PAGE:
The common idea, which I entertained for many years, reasoned something like this: I realize I am weak. God cannot expect too much from me. Perhaps He only expects me to do four or five percent and He will make Himself responsible for the other 95 percent. I will do as much as I can — a little bit — and He will make up the deficit. After all, we have been told, “God helps those who help themselves” and “If you take one step, God will take two.”
Such reasoning is absolutely contradictory to everything the Bible reveals on the subject. The fact is, I must do 100 percent of my part, not four or five percent. God will do 100 percent of His part. I certainly cannot assist with His part since His part is totally supernatural. To have a balanced Christian life, He must do all of His part and I, all of mine. What then, is my responsibility in living the Christian life?
The Apostle Paul summarized man’s part when he gave his testimony in Philippians 1:21: “For to me, to live is Christ...” That is what Paul saw as his responsibility. There are really two parts to that responsibility. Let me try to explain. Suppose you were traveling down a long road and you came to a fork in the road. Until you reach that fork, there is only one way to walk. The moment you come to the fork, however, you have to make a decision. It is not possible for you to walk both ways. You cannot go left and right at the same time. A decision has to be made about which road you will choose. In the Apostle Paul’s view, there were only two people in the entire universe. There was Paul and there was Christ, his risen Lord. Paul was at the fork in the road. He had to choose which road of life he would take. Paul could have walked down the road that would allow him to live his own life according to his own will; the other choice was the road that allowed Christ to live in his place after His will. Paul made the choice. He said, “For me, to live is Christ!” He made a decision that was binding for the rest of his days on the earth. From that moment on, the will of God determined everything in his life. Choosing God’s will and doing it are two very different things.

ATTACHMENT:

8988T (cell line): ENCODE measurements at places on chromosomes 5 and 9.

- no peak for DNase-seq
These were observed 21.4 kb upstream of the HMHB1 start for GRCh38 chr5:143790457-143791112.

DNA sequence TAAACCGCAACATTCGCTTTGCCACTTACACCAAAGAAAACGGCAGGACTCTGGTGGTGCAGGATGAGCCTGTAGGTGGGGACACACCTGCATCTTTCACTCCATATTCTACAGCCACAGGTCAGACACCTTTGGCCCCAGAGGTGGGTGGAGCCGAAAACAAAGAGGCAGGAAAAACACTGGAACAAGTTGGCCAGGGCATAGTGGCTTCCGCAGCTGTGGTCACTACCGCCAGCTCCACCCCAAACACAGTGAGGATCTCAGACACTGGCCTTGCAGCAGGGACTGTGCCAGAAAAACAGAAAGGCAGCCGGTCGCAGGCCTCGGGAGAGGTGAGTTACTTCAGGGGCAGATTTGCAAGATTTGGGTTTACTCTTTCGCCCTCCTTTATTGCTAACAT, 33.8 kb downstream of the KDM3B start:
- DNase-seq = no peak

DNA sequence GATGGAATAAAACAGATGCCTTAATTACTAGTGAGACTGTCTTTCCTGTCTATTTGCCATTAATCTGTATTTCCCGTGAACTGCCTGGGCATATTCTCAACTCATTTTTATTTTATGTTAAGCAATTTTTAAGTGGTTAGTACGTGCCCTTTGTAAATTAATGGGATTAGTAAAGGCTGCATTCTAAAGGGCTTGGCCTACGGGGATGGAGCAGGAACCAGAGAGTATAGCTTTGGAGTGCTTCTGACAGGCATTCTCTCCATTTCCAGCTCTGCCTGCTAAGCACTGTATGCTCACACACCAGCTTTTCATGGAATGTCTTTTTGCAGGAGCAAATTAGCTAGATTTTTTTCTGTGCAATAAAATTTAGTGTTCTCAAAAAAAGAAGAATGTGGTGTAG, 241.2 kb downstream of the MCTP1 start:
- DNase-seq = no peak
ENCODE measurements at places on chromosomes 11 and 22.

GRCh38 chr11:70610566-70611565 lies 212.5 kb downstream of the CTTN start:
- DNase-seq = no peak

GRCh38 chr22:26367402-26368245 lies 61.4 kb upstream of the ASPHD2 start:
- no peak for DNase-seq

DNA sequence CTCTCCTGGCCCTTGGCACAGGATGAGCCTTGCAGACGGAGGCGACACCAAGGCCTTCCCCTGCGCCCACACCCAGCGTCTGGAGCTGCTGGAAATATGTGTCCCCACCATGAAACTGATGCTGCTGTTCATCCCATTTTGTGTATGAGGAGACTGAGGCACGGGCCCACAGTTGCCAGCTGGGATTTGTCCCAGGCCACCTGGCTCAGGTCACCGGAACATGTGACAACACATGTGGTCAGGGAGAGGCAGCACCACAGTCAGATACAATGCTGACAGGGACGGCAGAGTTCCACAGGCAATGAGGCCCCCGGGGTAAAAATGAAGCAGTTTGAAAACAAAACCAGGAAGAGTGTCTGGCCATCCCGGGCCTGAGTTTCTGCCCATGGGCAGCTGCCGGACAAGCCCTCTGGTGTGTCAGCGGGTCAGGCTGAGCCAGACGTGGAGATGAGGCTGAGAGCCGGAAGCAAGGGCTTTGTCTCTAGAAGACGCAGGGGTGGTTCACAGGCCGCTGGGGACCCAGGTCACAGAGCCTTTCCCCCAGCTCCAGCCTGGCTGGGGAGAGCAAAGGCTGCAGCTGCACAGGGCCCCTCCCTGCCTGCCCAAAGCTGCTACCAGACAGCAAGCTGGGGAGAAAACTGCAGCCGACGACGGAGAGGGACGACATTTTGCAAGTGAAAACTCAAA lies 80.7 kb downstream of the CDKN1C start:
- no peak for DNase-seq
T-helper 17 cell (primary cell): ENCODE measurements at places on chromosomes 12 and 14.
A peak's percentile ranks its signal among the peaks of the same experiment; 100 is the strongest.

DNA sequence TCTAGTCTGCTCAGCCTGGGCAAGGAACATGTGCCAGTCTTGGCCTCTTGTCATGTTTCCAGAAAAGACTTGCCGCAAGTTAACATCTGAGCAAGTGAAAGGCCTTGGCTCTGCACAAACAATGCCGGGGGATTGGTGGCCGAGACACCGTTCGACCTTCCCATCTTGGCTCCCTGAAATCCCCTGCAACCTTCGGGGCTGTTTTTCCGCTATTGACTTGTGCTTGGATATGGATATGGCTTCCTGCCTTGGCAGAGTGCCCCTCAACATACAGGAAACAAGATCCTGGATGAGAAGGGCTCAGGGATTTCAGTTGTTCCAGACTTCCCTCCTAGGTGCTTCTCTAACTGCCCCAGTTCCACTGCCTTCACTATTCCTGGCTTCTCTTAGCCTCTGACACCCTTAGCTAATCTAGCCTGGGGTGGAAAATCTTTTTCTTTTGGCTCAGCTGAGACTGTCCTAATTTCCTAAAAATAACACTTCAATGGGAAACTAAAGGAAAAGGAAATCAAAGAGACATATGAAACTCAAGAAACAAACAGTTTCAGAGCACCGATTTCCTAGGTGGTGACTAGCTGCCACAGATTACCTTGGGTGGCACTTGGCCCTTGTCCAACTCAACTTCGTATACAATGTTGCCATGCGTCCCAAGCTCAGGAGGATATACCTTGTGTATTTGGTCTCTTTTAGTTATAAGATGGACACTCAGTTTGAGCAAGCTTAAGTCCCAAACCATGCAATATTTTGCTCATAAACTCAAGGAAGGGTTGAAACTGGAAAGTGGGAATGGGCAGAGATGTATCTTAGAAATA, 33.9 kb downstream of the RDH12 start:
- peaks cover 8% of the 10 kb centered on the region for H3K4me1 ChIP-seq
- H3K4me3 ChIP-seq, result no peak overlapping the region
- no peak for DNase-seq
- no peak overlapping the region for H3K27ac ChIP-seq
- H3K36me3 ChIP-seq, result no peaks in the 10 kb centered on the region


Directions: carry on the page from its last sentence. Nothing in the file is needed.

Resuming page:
The second part of Paul’s responsibility, coupled with the choosing of God’s will, was the determination to live in a life-long dependence upon Christ to accomplish God’s will in his life. That was Paul’s testimony. “I will utterly yield to His will in everything and I will depend on Him at all times to work out His will and purposes in me. Christ is now my life. I have exchanged my life for His. All that life is for me now is going to be lived on this two-fold basis: I will be abandoned to the will of the Lord and I will utterly trust Him to work in me the willing and the doing of His good pleasure.”
That is the complete responsibility for living a balanced Christian life. All God requires of us is that we give ourselves away in helpless dependence upon Him. He longs to exchange His life for ours; He waits only for our consent. He ever waits to be wanted. God will not wait one moment beyond the moment He is truly wanted. Desiring His life rather than our own is the choice we must make, and the moment we choose His life, we have fulfi lled our responsibility. From that moment on, we have every right to trust Him fully to do His part. This is the fork in the road. This is our responsibility. We must make a life-long decision to live on an utterly new basis — the basis of being completely yielded to the Lord Jesus and placing our utter confi dence in Him. What an exchange! His life for ours!